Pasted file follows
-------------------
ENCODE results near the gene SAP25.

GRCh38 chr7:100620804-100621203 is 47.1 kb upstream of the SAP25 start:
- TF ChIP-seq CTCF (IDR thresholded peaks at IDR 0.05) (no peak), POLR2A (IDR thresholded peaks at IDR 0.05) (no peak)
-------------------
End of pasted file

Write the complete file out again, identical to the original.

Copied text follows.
ENCODE results near the gene SAP25.

GRCh38 chr7:100620804-100621203 is 47.1 kb upstream of the SAP25 start:
- TF ChIP-seq CTCF (IDR thresholded peaks at IDR 0.05) (no peak), POLR2A (IDR thresholded peaks at IDR 0.05) (no peak)